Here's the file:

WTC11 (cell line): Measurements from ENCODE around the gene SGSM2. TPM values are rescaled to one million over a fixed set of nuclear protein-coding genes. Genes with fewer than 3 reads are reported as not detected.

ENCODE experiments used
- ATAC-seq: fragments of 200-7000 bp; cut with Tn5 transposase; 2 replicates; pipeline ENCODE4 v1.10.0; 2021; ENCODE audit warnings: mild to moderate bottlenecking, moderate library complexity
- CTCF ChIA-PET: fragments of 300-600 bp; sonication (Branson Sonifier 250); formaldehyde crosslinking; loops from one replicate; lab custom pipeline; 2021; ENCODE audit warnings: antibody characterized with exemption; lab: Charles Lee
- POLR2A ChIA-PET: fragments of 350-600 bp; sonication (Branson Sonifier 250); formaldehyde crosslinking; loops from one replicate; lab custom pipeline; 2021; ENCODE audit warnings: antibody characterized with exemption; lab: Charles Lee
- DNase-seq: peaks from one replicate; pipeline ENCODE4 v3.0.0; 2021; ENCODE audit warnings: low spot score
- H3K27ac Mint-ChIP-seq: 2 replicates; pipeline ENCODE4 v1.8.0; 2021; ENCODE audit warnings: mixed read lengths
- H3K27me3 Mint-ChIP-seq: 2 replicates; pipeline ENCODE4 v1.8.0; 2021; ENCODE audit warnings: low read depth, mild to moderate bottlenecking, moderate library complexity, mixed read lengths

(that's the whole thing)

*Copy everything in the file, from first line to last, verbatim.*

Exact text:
WTC11 (cell line): Measurements from ENCODE around the gene SGSM2. TPM values are rescaled to one million over a fixed set of nuclear protein-coding genes. Genes with fewer than 3 reads are reported as not detected.

ENCODE experiments used
- ATAC-seq: fragments of 200-7000 bp; cut with Tn5 transposase; 2 replicates; pipeline ENCODE4 v1.10.0; 2021; ENCODE audit warnings: mild to moderate bottlenecking, moderate library complexity
- CTCF ChIA-PET: fragments of 300-600 bp; sonication (Branson Sonifier 250); formaldehyde crosslinking; loops from one replicate; lab custom pipeline; 2021; ENCODE audit warnings: antibody characterized with exemption; lab: Charles Lee
- POLR2A ChIA-PET: fragments of 350-600 bp; sonication (Branson Sonifier 250); formaldehyde crosslinking; loops from one replicate; lab custom pipeline; 2021; ENCODE audit warnings: antibody characterized with exemption; lab: Charles Lee
- DNase-seq: peaks from one replicate; pipeline ENCODE4 v3.0.0; 2021; ENCODE audit warnings: low spot score
- H3K27ac Mint-ChIP-seq: 2 replicates; pipeline ENCODE4 v1.8.0; 2021; ENCODE audit warnings: mixed read lengths
- H3K27me3 Mint-ChIP-seq: 2 replicates; pipeline ENCODE4 v1.8.0; 2021; ENCODE audit warnings: low read depth, mild to moderate bottlenecking, moderate library complexity, mixed read lengths